Electronic Theses & Dissertations (ETD)
Specific Formatting Issues
1. Titling the Thesis
A thesis will be a valuable source for other scholars only if it can be located easily. To locate a thesis, modern retrieval systems use the words in the title and sometimes a few other descriptive words. It is essential that the title be meaningful and descriptive of the content of the work. If possible, students should use word substitutes for formulae, symbols, superscripts, subscripts, Greek letters, etc. The title as it appears on the thesis certification page, title page, and thesis cover must be identical. On the front cover of the thesis, each line in the title must not exceed 26 characters including spaces. When planning the title of their theses, students should bear in mind that most book binders charge extra for overly long titles.
When a thesis title is lengthy, a short title not exceeding forty characters including spaces is needed for the spine of the bound thesis. This should follow the wording of the original title as closely as possible. The object of the short title is to facilitate easier recognition of the thesis on the library shelf. The author's last name, initials, and year of convocation should also appear on the spine.
2. Copyright and Subsequent Use of the Thesis
The author of a thesis claims copyright on the title page by using the appropriate notation. It is understood that any copying or publication of the thesis in any manner in whole or in part for financial gain requires the permission of the author.
To remind readers that the thesis is protected by copyright, students must insert the paragraph statement of "Permission to Use" immediately after the Title Page.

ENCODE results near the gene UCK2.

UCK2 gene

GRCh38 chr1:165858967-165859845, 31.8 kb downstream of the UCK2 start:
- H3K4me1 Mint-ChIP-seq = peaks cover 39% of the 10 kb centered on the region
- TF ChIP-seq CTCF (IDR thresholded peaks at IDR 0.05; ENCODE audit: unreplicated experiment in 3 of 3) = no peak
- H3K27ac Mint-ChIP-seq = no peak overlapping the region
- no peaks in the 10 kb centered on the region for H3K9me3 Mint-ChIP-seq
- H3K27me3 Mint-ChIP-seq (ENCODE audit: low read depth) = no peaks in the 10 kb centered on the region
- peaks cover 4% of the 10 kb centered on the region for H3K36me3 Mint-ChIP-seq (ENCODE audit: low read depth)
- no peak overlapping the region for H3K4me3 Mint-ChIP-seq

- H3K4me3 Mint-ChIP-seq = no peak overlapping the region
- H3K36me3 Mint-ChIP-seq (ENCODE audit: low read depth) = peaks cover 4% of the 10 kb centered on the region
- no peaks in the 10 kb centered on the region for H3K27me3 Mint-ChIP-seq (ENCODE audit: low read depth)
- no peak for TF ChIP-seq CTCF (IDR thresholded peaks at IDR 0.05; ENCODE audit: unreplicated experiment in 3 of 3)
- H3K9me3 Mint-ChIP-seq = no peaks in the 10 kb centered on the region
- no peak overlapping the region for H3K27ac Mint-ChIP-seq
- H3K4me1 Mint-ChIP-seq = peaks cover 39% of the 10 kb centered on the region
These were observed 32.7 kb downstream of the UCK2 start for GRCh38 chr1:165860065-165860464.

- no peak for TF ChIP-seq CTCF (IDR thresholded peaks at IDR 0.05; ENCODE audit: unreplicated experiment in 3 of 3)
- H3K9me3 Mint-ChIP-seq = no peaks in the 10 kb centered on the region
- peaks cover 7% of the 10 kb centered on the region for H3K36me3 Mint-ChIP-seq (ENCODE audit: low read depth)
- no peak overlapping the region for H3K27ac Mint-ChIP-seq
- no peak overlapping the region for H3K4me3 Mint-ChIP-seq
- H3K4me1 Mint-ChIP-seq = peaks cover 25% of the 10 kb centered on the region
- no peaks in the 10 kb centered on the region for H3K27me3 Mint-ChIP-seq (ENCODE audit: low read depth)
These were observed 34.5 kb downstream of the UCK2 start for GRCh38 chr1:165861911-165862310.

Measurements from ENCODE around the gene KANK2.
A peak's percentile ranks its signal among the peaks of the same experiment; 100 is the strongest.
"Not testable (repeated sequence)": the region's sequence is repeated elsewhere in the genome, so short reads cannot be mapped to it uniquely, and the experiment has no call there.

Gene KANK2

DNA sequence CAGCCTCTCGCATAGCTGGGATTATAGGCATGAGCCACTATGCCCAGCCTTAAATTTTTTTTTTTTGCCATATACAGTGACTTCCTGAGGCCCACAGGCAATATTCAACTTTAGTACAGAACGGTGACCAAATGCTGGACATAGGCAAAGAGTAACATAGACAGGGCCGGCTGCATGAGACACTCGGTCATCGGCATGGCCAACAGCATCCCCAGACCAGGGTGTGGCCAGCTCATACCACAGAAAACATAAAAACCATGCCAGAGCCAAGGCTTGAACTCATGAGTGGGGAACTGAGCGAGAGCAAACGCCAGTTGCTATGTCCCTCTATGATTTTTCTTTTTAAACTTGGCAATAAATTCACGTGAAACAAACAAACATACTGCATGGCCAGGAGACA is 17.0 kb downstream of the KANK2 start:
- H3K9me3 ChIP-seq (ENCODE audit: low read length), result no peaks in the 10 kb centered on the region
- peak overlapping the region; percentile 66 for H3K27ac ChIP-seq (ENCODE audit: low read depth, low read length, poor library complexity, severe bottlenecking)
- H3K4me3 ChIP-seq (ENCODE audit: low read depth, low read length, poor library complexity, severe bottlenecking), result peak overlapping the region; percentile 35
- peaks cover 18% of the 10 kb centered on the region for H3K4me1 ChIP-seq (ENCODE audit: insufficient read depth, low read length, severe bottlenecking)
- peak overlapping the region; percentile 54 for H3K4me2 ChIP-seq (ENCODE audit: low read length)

Students hold copyright to their thesis even when agreements have been reached with other parties regarding ownership of some parts of the research material. Careful attention must be paid to any previous agreements signed regarding ownership of research findings. Consultation with the Office of Research Services and the CGSR is recommended if there are any questions regarding patentable or commercializable material.
Students are reminded that they are required to respect standards of academic honesty and intellectual property in the case of all material used in the thesis. In order to do this, it is usually sufficient to use notes and bibliographical references. When use is made of a substantial part of a source work, it is necessary to obtain prior permission from the author. Definition of a "substantial part of a work" depends on several factors, principally the quantity and quality of the portion taken and the economic impact of the ability of the copyright owner to profit from the exploitation of the work. In some instances, copying even a short excerpt may be sufficient to constitute infringement. A policy statement on the Intellectual Property Rights of Graduate Students is currently in an advanced stage of preparation.
Remember at all times that plagiarism is a serious offence and could jeopardize an entire academic career. Plagiarism is the representation as one's own of any idea or ideas, expressions of an idea, or the work of another author.
Each equation in a chapter is to be numbered consecutively using a decimal system appearing flush with the right-hand margin. For example:
.......y = mx + b ...................................................................................................................(5.1)
The numbers in parentheses are the chapter number and equation number respectively. Every new symbol used in the thesis text for the first time must be explained. When a large number of special symbols are used, it is permissible to collect them in a table or in a special appendix.
Following the advice of their supervisor, students may use any appropriate combination of footnotes at the bottom of pages in the text, endnotes at the end of each chapter, and direct reference to the bibliography. The method chosen must be used consistently throughout the thesis. The font used in notes should be the same in form and size as that used in the text.